MS Dhoni's Superstitions During the 2011 World Cup: His Unique Rituals

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On July 7th, Mahendra Singh Dhoni, one of cricket’s legendary figures, celebrated his 43rd birthday. Renowned as one of the finest wicket-keeper batsmen and captains in cricket history, Dhoni’s legacy is unparalleled. His remarkable batting achievements include 10,773 runs in ODIs, 4,876 in Tests, and 1,617 in T20s. His skills behind the stumps are equally impressive, with 634 catches and 195 stumpings throughout his illustrious international career.

Interestingly, Dhoni’s cricket journey began with an unfortunate runout for a duck against Bangladesh. Despite this rocky start, he achieved phenomenal success, leading India to victories in the 2013 ICC Champions Trophy, the 2011 ICC Cricket World Cup, and the 2007 ICC T20 World Cup.

However, few know about the superstitions that Dhoni believed contributed to his on-field success. Superstitions are common in sports, with many athletes adhering to unique rituals. Dhoni was no exception.

Notable Sports Superstitions

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Athletes often rely on superstitions, such as Sachin Tendulkar always putting on his left pad first or Zaheer Khan carrying a yellow handkerchief. As we celebrate Dhoni’s 43rd birthday, we also acknowledge the lesser-known quirks that helped shape him into the ‘captain cool’ we admire.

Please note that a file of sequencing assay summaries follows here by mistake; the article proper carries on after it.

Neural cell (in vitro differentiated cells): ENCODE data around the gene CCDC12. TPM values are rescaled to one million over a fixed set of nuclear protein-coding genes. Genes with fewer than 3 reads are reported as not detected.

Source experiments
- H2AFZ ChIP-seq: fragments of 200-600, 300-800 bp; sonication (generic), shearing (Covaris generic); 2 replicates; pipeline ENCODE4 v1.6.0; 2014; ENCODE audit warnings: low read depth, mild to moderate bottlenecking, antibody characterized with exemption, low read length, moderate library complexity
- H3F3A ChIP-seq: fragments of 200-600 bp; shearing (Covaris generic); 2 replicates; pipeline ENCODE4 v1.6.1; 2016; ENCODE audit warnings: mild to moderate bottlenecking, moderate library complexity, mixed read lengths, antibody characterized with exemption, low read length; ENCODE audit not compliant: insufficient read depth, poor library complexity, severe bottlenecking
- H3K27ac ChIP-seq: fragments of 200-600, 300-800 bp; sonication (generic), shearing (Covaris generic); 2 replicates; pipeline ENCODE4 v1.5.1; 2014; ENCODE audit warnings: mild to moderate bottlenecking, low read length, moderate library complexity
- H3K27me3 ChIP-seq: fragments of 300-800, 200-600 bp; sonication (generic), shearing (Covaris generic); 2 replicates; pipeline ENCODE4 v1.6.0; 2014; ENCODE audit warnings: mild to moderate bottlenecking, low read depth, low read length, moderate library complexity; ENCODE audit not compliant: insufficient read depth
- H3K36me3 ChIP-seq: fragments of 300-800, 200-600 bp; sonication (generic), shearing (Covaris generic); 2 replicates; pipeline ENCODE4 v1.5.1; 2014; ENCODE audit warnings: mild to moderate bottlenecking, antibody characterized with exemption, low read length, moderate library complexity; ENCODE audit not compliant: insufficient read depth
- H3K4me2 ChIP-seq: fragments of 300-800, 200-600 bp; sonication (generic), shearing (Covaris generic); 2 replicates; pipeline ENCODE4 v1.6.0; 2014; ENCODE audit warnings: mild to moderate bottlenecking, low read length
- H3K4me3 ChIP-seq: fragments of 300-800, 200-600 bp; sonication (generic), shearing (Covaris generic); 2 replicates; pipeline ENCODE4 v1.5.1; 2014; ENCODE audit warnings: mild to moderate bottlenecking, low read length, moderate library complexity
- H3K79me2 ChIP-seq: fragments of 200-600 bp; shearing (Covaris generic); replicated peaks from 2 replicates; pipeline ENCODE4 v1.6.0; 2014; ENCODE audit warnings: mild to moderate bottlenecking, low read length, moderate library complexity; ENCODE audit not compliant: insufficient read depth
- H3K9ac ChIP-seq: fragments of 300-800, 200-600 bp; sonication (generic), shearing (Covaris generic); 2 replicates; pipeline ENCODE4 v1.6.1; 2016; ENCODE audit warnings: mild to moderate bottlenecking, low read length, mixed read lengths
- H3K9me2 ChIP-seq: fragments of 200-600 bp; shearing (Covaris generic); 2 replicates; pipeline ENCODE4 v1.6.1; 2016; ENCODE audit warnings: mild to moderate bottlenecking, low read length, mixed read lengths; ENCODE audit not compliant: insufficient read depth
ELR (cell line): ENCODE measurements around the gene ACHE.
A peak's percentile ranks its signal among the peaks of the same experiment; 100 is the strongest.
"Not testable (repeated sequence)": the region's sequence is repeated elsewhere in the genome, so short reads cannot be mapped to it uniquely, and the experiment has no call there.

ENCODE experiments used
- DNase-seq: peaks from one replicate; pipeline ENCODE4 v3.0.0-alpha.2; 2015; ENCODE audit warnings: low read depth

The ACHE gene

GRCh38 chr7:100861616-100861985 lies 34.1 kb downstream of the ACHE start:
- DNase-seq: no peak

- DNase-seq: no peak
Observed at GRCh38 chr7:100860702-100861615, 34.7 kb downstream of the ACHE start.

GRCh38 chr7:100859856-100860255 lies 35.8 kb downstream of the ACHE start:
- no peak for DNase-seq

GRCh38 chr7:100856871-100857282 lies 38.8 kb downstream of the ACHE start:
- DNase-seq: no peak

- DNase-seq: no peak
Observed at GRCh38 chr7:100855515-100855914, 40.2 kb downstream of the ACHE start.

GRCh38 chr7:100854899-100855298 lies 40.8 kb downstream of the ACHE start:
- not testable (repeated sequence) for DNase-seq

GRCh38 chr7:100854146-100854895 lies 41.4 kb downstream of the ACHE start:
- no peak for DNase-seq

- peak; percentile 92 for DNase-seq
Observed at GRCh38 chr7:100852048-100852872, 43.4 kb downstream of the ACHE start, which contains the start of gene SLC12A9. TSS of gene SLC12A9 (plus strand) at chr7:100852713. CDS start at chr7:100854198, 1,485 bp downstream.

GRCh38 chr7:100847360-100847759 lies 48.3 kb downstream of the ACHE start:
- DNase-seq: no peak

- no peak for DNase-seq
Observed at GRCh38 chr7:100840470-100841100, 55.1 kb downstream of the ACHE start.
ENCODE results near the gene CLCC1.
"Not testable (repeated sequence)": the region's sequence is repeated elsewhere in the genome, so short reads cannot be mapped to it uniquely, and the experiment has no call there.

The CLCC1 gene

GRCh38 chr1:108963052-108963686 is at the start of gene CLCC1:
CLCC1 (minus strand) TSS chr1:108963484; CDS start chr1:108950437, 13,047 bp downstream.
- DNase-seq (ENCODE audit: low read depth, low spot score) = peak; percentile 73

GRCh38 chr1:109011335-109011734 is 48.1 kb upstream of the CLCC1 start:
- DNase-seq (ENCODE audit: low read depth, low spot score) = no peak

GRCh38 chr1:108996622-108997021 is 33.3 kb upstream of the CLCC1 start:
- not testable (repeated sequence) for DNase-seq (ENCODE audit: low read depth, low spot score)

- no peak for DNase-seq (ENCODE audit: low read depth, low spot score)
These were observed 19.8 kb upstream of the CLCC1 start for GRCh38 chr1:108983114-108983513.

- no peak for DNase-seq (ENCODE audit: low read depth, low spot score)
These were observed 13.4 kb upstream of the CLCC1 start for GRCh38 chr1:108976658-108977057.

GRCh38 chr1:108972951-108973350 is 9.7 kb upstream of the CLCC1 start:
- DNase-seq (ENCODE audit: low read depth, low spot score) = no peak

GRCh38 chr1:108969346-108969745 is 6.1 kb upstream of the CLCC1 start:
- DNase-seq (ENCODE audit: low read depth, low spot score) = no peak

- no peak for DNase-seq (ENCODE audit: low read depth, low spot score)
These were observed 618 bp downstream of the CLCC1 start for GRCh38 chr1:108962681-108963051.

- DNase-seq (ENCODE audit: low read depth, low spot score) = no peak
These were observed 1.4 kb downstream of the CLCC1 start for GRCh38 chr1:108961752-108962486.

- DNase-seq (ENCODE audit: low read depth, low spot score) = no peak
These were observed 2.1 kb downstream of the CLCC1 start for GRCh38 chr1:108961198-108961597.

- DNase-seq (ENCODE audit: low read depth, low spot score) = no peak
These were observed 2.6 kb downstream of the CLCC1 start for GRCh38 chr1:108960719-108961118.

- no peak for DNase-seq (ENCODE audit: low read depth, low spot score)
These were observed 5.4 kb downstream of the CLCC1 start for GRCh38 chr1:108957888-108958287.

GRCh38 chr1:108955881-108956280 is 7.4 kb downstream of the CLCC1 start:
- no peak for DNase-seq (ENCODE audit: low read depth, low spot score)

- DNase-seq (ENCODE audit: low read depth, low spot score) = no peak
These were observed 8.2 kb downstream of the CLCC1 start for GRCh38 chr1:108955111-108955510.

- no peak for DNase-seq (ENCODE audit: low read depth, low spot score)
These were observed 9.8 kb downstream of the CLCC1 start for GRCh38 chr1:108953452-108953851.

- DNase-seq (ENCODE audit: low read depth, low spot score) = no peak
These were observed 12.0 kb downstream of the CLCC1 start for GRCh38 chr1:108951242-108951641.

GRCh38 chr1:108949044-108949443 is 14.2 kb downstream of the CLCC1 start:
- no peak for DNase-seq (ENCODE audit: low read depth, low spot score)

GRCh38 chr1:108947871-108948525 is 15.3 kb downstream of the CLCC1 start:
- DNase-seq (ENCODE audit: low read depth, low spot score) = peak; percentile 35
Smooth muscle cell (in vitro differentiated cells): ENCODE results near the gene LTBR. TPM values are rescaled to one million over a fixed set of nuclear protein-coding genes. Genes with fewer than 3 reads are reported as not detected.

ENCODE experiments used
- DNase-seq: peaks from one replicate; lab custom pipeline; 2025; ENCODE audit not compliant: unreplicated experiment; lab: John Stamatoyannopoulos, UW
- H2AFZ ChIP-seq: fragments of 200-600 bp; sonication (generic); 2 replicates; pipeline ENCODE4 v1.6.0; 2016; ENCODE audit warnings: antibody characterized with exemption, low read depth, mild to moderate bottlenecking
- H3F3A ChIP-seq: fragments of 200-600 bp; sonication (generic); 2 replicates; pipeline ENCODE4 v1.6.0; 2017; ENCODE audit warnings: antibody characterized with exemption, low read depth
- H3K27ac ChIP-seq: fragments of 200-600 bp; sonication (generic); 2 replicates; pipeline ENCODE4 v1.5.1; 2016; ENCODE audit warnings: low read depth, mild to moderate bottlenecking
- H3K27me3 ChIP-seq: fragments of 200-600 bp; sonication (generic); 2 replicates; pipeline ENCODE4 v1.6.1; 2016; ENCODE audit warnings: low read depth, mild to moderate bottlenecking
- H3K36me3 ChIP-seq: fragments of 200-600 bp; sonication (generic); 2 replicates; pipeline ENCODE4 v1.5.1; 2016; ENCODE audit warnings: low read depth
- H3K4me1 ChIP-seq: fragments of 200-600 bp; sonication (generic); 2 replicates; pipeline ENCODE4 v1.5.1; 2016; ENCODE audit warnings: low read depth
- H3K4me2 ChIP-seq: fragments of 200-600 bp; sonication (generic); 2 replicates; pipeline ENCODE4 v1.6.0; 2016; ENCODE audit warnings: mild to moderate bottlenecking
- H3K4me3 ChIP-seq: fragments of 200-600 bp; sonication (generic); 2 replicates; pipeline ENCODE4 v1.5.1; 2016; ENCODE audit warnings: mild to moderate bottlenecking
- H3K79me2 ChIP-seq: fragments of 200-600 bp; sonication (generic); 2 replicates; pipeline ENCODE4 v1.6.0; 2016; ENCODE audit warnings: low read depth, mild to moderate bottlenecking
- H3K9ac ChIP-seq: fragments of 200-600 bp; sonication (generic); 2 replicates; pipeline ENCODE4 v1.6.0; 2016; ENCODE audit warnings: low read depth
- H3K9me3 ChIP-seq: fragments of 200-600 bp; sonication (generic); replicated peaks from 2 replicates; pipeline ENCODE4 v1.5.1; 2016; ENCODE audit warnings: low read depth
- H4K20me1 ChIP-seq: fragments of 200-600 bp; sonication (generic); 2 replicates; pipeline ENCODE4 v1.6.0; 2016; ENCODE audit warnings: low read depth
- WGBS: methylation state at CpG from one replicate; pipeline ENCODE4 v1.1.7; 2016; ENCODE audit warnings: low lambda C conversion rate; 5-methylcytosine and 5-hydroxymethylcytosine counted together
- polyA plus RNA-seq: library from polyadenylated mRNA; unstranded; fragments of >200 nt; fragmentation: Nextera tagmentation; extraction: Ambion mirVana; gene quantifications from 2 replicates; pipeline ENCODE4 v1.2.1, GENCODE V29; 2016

In a candid conversation on Star Sports, Virender Sehwag revealed a fascinating detail about Dhoni’s routine during the 2011 ICC Cricket World Cup. Dhoni adhered to a peculiar superstition: he ate only one dish—khichdi—throughout the tournament. Sehwag shared:

Everyone was having some or the other superstition, and everyone was following theirs. MS Dhoni had a superstition of having ‘khichdi’ all through the World Cup. He used to say that even if I’m not scoring runs but this superstition is working, and we’re winning matches.

Mahi Avoiding “Good Luck” Wishes

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Another intriguing superstition Dhoni followed was never wishing his teammates “good luck” before a match. Pragyan Ojha, in a conversation with Sports Today, disclosed that Dhoni felt that wishing someone luck could inadvertently affect their performance. Ojha explained:

MSD will never wish his team members’ all the best’ or ‘good luck’ before a game. Because he feels, if he wishes somebody quite a few players he has wished his players during a game, it ended up in a very different way. That’s maybe why he has stopped it.

Dhoni’s adherence to these superstitions highlights that even the coolest and most successful athletes have their own quirks and rituals. What are your thoughts on Dhoni’s superstitions? Share your views in the comments.

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